Unprecedented Changes: Disruptive Technologies, Global Giants and Cybercrime

Irdeto recently launched its annual predictions looking at the content delivery and security trends in media and entertainment for 2018. The new e-book, Disruptive Technologies, Consolidation and Cybersecurity: 2018 Trends in the Connected World, features expert commentary from multiple Irdeto and industry thought leaders.

Topics include the growing competition from OTT for both rights and viewers, the continuing battle against piracy, innovation in IP video and 4K UHD, Android TV, Artificial Intelligence potential, watermarking becoming mandated by content owners, eSports and local content investments.

“The evolution of the media and entertainment industry has continued at pace over the last year and we are getting to a point where the landscape will be unrecognisable from just five years ago,” said Doug Lowther, CEO, Irdeto.

“Much of this evolution has been driven by technology innovation, giants from other sectors entering this space, and ecosystem fragmentation. Alongside the myriad of challenges brought up by this rapid evolution, the media and entertainment industry also faces the constant spectre of cybercrime and piracy, a threat which continues to grow. Evolving in tandem with consumer habits while protecting content investments will be crucial to ensure the continued strength of the industry.”

The e-book will provide deeper insights and predictions around the following trends in the media and entertainment industry:

  • Competition Increases from Both Legal and Illegal Entities: Illegal pirate services often provide an experience that fools consumers into believing they are legitimate. Pay TV operators are facing potential subscriber churn to cheaper illegal services as a result. 2018 is the year when the industry will finally start viewing the pirates as competitors. However, competition will also increasingly come from legitimate content providers and concern among operators will increase around the power of the big four technology companies, as they further extend their content and entertainment presences.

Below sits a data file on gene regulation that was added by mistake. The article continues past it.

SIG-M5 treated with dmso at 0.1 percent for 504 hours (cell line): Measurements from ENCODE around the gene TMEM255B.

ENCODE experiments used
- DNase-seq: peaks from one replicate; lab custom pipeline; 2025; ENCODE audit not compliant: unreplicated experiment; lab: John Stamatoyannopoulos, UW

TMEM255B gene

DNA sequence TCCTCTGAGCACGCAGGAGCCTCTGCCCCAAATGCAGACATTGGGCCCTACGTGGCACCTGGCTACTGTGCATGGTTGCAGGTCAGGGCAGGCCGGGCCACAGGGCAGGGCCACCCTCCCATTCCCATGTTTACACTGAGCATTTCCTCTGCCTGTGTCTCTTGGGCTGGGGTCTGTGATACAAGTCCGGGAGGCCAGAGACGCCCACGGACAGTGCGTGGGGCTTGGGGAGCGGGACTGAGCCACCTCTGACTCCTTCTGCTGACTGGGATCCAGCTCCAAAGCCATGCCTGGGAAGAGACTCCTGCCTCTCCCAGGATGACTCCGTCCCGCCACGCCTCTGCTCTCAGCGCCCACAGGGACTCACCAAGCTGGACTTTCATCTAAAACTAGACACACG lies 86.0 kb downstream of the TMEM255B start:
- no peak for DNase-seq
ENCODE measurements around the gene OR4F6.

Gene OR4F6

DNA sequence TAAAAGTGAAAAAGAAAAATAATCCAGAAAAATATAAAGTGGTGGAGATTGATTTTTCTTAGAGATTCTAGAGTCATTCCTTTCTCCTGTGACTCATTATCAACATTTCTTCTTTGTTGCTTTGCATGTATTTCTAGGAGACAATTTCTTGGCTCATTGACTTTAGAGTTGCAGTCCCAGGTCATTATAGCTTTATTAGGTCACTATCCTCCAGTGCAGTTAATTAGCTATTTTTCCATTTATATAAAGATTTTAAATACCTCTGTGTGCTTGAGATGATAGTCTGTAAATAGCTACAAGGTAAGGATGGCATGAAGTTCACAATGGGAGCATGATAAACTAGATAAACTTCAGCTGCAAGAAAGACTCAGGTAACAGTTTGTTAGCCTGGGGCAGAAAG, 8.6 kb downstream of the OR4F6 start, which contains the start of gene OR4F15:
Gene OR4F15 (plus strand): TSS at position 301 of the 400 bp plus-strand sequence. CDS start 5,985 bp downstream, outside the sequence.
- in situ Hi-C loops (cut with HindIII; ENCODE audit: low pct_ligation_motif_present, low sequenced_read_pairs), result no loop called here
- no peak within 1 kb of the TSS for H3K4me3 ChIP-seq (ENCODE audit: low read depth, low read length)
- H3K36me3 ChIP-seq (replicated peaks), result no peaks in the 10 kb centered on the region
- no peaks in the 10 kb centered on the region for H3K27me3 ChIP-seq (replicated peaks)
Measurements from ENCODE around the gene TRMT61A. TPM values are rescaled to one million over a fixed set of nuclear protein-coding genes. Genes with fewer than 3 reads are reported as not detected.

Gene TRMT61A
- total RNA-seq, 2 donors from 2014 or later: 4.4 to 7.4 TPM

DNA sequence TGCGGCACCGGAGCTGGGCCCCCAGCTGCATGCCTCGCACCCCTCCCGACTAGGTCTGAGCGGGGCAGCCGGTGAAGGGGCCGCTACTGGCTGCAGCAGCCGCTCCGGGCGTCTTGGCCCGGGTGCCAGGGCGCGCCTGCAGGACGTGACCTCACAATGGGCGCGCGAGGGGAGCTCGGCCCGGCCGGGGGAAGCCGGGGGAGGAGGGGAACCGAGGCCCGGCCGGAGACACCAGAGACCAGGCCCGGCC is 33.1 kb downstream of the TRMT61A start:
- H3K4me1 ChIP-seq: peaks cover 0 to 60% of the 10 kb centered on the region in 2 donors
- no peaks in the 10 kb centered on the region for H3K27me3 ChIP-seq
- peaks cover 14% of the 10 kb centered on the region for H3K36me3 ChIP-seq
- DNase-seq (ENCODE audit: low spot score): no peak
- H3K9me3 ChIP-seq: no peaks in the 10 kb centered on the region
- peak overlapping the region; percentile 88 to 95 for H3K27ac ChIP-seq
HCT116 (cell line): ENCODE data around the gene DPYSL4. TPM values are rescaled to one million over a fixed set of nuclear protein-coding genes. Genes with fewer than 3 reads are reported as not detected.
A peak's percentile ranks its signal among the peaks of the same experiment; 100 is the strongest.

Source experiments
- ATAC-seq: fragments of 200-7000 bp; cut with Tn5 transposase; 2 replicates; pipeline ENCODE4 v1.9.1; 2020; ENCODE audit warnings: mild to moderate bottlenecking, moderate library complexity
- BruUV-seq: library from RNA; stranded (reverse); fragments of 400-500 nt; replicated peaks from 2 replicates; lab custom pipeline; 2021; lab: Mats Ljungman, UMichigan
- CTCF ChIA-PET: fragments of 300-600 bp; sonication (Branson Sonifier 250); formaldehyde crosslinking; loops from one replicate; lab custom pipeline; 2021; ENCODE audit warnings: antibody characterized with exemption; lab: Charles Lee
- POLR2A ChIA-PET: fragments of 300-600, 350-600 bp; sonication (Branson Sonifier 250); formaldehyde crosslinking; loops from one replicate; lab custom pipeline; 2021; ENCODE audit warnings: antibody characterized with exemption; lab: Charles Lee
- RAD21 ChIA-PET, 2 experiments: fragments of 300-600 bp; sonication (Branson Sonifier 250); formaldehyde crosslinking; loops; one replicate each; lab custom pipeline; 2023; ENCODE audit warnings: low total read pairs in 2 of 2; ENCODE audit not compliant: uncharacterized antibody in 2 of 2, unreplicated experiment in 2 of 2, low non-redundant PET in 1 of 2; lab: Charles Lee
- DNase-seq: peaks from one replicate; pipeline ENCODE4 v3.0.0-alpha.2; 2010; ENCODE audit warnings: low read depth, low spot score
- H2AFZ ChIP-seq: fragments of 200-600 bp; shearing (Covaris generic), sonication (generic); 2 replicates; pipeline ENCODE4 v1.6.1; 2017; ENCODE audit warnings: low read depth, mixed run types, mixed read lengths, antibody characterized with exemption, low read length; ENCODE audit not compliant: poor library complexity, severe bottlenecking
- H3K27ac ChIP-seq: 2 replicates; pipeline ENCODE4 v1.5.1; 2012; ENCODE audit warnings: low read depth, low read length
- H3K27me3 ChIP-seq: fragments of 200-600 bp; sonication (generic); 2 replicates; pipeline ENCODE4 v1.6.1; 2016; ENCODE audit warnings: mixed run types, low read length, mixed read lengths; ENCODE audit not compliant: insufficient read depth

• Disintermediation of the Value Chain: Content creators are feeling the pressure and are to some extent positioning themselves as platforms. This requires strong brand recognition and superior content. We’re going to see major studios take more and more ownership of their content and become distributors, impacting the middle man. This will contribute to consolidation in the OTT space as the challenge for newer and smaller players becomes, can they attract enough viewers? In 2018, mergers also seem logical to create entities strong enough to go direct to consumers.
  • Letting go of old ways to make room for giant leaps: For operators, competing against internet-based companies entering the media industry has been tough. Android TV has emerged in the past couple of years as a promising platform for operators to leap ahead, albeit from a surprising ally – Google. 2018 is likely to be a pivotal year for operators who are ready to move away from traditional middleware and gain an equal footing as internet-based competitors by embracing Android TV. It will also be the year that all players across the ecosystem recognise the need to leverage the power of IP networks compared to traditional broadcast networks, from a delivery optimisation perspective.
  • The Impact of AI, Blockchain and 5G on Piracy: This coming year will see content owners and rights holders push themselves even harder to battle piracy, with the emergence of AI. Meanwhile Blockchain and the advent of 5G have the potential for both positive and negative impacts on the media and entertainment industry. There is potential for pirates to exploit Blockchain to accelerate content redistribution, but there are also opportunities in blockchain for content owners and rights holders, particularly around the characteristics of cryptocurrency, immutability, tracking of ownership and smart contracts. Meanwhile the increased data connectivity allowed by 5G will accelerate OTT uptake, but could also make it easier for the distribution and consumption of pirate content.
  • Watermarking and Legislation – The Piracy Battle Intensifies: As the fight against piracy continues, watermarking is a technology that is becoming increasingly crucial and next year will see sports rights owners in particular increasingly mandating watermarking in their licensing contracts. 2018 is also likely to see movement in the legislative agenda and we may see ISPs being required to act quicker against illegal content.
  • eSports and Local Content Investments to Increase: Local content will come to the fore in 2018, and increased investment will be partly driven by the continuing expansion of global OTT services as they look to gain the edge in local markets. In addition, investment in eSports will increase. Juniper Research predicts that consumption of eSports and streamed games will drive USD3.5 billion in revenue by 2021. It is important to continually monitor the digital landscape to understand and identify where new or emerging threats might be prevalent and with this anticipated growth, 2018 may see new threats arrive in eSports.

To view the full e-book head here.

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